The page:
Dave Eggers has a fascinating piece in the Guardian about the challenges of collaborating with Valentino Deng on his story (I've got to get that book, I've been meaning to for a while now).
Here's the problem, as Eggers recounts it:
I had been working on a book of oral histories from the lives of public school teachers in the US, and had studied different methods of storytelling. So I assumed I would simply interview Valentino, straighten the narrative out a bit, ask some follow-up questions, and then assemble the book from his words. I even imagined for a while - much of our first year together - that I would simply be the editor of the book, not its author.
But after that first year of interviews and my first attempt to assemble the resulting narrative, we both realised that there were great limitations, in this case, to the oral history model. Valentino was six years old when he left his home and began his 800-mile journey to Ethiopia, and thus his memory of that time was very spotty. When we looked at what we had from our recording sessions, it was fascinating, but it did not transcend the many human rights reports and newspaper articles already available to the world. It was clunky, spare, and full of holes. In addition, a new book called They Poured Fire On Us From the Sky had just appeared, and it did much of what we had originally intended to do: it wove together the oral histories of three Lost Boys, and did so with great skill.
And here's the solution:
When we returned from Sudan, Valentino and I were more committed than ever to getting his story into print as soon as we could. In an attempt to kickstart the writing of the book, I published an account of the trip in journalistic form in the Believer magazine. The exercise made clear, though, that my telling of Valentino's story, in my voice, would be distracting and tonally incorrect. In the account I wrote, I was present, both as narrator and as the guy riding in the cargo hold next to Valentino; there was no way to excise myself from the story. But in the book, I knew I had to disappear completely.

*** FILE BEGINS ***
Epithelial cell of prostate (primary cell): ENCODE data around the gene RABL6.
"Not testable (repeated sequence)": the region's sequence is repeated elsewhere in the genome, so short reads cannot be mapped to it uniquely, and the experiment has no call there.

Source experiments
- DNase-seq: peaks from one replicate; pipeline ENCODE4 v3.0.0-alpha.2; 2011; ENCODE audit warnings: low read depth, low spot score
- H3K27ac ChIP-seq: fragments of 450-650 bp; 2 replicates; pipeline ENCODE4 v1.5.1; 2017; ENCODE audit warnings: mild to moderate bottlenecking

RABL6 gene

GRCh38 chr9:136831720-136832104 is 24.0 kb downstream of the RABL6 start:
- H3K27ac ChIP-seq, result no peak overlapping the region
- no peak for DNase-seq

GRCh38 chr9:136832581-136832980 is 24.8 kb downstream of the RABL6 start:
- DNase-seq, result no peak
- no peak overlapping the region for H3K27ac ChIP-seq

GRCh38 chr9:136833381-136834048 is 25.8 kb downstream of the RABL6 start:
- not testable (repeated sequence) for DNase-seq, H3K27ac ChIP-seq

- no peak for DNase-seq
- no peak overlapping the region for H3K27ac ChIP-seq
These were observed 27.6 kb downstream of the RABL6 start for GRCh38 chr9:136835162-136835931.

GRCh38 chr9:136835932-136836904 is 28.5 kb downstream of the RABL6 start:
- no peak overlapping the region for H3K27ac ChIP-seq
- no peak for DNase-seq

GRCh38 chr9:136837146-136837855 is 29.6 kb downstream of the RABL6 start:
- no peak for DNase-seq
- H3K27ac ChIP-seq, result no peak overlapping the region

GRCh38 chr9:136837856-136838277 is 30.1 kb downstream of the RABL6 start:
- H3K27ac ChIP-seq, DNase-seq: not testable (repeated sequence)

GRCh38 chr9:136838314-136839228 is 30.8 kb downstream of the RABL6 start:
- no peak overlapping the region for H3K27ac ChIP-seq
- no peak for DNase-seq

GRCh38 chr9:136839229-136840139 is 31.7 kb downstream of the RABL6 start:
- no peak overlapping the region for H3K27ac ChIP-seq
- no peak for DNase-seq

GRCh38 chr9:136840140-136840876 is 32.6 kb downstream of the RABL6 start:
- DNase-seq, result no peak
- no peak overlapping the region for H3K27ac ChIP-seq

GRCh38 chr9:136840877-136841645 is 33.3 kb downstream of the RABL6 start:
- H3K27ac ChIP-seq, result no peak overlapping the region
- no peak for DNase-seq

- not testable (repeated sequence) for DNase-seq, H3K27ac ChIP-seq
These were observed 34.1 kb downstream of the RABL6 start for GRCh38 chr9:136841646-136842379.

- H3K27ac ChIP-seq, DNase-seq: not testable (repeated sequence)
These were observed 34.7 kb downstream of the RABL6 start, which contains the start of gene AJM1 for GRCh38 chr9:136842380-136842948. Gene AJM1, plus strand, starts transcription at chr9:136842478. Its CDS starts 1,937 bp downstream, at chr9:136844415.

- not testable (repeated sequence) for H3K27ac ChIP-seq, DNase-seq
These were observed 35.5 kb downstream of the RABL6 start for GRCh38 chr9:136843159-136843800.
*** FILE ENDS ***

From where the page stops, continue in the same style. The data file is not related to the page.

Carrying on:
The first decision made that spring was to have Valentino narrate his story. His voice was so distinctive and powerful that any other way of telling it would be criminally weak by comparison. But my standards for what would qualify as non-fiction were strict; as a journalist, I was trained not to put any dialogue between quotation marks unless it was on tape. We had no such thing, and Valentino couldn't remember who said what at almost any point in his life, and thus the book would be without any dialogue at all.
So already we were straying from our intent - to bring Valentino's story to the general reader. Without sensory detail or dialogue, the book would be parched, and likely to reach only those already interested in the issues of Sudan. I was holed up in a cabin a few hours north of San Francisco, trying to figure out the book, when, after wrestling with all these problems for the year or so after our trip, I finally gave up. I was cornered. I couldn't make an interesting non-fiction account of his life - I do believe another writer could, but I personally couldn't - and a simple oral history wouldn't add anything significant to the material out there. I didn't know how I would tell Valentino that the thousands of hours he'd given to the process were for nothing, but I knew that I'd spent two years on it and didn't feel any closer to doing justice to his life and everything he wanted from the project.